Oxytocin is quite a busy hormone. When released in the brain, it facilitates sex, orgasm, birth and breastfeeding, as well as feelings of bonding, connection and trust. In her forthcoming book The Chemistry of Connecton: How the Oxytocin Response Can Help You Find Trust, Intimacy and Love, author and journalist Susan Kuchinskas describes the important role oxytocin plays in our love lives and how we can train our brain to better respond to love. In other words, we weren't born knowing how to love—we learn it.
When we start to crush, why do our appetites vanish? And why is four hours of sleep just fine? Limerence, coined in the 1970s by Dorothy Tennov is the rose-colored lenses part of a relationship, where dopamine skyrockets, similar to being on cocaine. study in Italy also proved that being in love raises women's testosterone levels and lowers a man's. If we're lucky, our crush then flattens into a nice, comfortable groove of commitment. While not as exciting as the roller coaster first stage, the feeling of comfortable companionship is also dominated by hormones. While bonding oxytocin, the brains trusting maternal hormone, is released. Oxytocin makes us crave spooning, breakfast bed, and maybe even marriage, pets and children.
During a recent study at Lafayette College, researchers studied the cortisol and oxytocin levels in 15 heterosexual, kissing couples. While both sexes saw a drop in corisol while kissing, it appeared that only men experienced a raise in oxytocin. Women, forever desiring more, more, more, needed "a romantic atmosphere of dimmed lights and mood music" to notice any cortisol upswing. Researches also think kissing my boost the body's immune system, since you mix and match so many different strains of saliva.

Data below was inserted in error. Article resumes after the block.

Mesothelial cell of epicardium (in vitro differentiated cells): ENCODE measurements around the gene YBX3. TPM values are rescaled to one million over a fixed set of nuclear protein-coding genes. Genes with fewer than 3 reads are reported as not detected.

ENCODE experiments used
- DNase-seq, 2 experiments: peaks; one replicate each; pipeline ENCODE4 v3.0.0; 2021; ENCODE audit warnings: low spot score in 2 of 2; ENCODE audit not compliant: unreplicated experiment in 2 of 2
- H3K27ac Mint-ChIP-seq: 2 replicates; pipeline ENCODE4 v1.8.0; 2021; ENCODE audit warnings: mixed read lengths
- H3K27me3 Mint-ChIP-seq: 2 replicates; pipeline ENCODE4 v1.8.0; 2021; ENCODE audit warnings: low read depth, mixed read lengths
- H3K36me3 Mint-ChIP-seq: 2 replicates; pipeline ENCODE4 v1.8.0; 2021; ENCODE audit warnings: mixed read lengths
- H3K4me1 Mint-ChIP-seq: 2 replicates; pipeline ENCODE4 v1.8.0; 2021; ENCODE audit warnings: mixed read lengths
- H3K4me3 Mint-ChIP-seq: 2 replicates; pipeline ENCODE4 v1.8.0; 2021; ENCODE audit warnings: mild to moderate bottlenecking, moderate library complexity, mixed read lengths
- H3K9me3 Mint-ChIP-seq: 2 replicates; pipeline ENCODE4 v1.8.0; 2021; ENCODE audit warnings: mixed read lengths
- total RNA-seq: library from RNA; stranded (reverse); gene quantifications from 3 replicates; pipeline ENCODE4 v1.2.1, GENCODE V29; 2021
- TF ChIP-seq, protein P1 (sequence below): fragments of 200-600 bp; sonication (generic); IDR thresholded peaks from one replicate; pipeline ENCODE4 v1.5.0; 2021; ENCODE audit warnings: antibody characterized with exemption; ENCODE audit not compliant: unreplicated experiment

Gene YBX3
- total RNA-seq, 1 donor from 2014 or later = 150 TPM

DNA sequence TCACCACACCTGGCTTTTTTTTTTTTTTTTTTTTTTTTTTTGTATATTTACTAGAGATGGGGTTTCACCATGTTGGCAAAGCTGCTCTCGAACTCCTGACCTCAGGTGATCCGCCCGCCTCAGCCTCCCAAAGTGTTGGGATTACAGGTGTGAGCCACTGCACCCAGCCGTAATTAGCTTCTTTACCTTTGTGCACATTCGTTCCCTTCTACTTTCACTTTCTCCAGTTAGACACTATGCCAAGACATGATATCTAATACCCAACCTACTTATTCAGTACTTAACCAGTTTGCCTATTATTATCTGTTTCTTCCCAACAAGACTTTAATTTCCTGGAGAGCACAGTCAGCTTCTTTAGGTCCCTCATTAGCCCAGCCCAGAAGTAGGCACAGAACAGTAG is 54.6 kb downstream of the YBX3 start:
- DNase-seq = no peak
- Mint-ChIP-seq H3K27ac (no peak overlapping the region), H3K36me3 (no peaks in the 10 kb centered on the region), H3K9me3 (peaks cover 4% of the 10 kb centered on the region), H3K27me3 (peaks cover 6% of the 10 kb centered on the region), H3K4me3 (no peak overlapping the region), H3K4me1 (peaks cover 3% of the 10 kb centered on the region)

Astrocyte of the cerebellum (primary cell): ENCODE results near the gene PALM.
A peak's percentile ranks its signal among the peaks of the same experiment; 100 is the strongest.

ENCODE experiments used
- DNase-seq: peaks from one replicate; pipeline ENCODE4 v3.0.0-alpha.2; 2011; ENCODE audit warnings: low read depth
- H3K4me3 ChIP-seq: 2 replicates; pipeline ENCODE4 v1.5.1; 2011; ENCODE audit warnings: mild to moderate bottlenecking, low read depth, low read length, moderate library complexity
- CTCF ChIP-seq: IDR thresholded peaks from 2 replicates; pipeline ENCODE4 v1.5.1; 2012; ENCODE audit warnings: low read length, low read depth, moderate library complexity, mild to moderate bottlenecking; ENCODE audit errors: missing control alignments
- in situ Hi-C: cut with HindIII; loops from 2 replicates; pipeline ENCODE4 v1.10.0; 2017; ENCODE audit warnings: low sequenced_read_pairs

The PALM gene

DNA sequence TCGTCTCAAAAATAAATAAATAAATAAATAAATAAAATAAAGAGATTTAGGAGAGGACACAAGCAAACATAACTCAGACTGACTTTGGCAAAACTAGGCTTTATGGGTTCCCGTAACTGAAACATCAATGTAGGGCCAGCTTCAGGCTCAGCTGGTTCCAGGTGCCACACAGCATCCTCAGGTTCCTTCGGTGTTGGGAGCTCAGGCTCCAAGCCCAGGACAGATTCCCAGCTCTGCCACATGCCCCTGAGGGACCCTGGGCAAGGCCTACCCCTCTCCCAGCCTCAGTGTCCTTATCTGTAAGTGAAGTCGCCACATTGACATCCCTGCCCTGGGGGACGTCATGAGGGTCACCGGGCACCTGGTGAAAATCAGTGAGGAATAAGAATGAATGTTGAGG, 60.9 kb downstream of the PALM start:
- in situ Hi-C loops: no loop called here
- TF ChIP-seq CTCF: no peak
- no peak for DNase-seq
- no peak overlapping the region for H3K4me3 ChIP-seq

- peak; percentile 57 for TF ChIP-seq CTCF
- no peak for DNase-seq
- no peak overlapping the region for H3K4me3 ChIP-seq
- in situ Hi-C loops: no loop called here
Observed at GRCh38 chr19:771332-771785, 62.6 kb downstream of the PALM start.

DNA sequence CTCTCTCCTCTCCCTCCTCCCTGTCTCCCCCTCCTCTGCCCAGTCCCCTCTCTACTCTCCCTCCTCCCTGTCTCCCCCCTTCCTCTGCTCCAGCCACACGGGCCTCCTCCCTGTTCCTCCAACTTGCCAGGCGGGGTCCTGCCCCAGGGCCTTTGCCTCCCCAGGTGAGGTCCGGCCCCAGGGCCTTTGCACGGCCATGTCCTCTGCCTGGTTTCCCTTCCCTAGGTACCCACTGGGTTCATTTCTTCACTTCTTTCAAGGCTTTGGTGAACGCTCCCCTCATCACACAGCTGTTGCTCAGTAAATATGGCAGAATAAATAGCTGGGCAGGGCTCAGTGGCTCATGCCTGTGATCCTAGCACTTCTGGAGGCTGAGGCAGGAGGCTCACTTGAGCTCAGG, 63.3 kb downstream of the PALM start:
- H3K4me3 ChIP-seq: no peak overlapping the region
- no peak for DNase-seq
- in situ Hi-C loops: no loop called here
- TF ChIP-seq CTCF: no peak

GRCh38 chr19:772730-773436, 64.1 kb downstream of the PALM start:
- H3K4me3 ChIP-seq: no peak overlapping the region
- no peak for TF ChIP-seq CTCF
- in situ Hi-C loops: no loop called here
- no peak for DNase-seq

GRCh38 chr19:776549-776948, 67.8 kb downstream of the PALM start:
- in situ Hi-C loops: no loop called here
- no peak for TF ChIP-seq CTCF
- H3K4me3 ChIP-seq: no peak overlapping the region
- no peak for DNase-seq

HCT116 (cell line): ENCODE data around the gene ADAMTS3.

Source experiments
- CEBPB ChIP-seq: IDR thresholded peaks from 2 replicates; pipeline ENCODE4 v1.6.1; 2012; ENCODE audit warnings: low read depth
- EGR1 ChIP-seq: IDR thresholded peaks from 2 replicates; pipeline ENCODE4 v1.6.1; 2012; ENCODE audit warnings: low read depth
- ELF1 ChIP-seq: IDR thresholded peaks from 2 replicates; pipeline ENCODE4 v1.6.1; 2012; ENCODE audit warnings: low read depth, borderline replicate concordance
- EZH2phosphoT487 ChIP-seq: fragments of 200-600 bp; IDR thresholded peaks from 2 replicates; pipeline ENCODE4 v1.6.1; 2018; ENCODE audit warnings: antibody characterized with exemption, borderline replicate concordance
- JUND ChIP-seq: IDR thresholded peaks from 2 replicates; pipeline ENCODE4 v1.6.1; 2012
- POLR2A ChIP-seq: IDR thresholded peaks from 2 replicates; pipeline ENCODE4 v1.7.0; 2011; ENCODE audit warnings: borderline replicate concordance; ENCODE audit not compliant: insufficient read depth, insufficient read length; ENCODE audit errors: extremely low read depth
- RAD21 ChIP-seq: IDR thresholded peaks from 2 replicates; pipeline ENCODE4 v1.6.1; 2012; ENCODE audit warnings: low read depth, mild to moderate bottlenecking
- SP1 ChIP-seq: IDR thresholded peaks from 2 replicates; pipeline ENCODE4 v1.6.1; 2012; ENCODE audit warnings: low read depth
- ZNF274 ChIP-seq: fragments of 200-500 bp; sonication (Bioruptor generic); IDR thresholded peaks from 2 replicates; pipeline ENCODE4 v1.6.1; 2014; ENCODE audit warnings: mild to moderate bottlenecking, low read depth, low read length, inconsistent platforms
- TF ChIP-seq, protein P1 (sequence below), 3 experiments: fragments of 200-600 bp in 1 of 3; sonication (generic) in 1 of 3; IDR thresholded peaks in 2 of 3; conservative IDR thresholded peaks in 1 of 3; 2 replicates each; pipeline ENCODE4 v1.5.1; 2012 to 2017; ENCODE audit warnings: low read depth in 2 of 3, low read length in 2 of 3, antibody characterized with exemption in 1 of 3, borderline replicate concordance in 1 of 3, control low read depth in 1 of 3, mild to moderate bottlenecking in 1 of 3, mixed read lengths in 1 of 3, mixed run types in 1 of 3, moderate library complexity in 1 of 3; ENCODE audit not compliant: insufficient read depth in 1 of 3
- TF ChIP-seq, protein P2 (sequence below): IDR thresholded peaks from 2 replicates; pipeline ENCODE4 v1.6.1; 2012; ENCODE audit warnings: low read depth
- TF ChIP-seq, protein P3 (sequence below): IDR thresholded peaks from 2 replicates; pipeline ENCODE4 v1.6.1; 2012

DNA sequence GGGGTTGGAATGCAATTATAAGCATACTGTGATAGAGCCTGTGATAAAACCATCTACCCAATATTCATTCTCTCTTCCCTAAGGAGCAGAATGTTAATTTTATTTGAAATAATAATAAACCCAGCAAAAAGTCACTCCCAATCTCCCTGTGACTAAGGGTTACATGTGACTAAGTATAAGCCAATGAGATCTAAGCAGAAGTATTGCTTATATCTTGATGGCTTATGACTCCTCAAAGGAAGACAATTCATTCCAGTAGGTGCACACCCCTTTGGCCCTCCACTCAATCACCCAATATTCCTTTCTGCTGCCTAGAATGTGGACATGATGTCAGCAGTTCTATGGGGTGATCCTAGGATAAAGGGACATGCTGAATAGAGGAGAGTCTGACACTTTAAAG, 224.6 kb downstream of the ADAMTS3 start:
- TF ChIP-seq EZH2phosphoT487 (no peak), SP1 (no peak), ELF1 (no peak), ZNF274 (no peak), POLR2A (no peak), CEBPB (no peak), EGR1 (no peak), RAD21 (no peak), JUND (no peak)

What if you could fall in love at will—and make him love you back? We've heard the "love is a drug" theory before, but researcher Larry Young believes love can be explained by a specific pattern of events in the brain—so specific, in fact, that scientists may be able to replicate it. It starts with the chemical oxytocin, a hormone that helps mothers bond with their new babies—Young thinks that this neurotransmitter and other chemicals are responsible for romantic love, and that scientists will one day discover how it all works.
New mothers rarely boast that giving birth is as satisfying as the quickie that left them with forty extra pounds, stretch marks and–of course –a bundle of joy. However, Orgasmic Birth, Debra Pascali-Bonaro’s new documentary (completely unrelated to sadomasochism, by the way) is quickly closing the public’s perception of a nine-month gap between pleasure and pain. The film follows 11 pregnant women in their exploration of various labor options, and ultimately asserts that childbirth can be as sexually stimulating as the child’s conception–and even result in orgasm.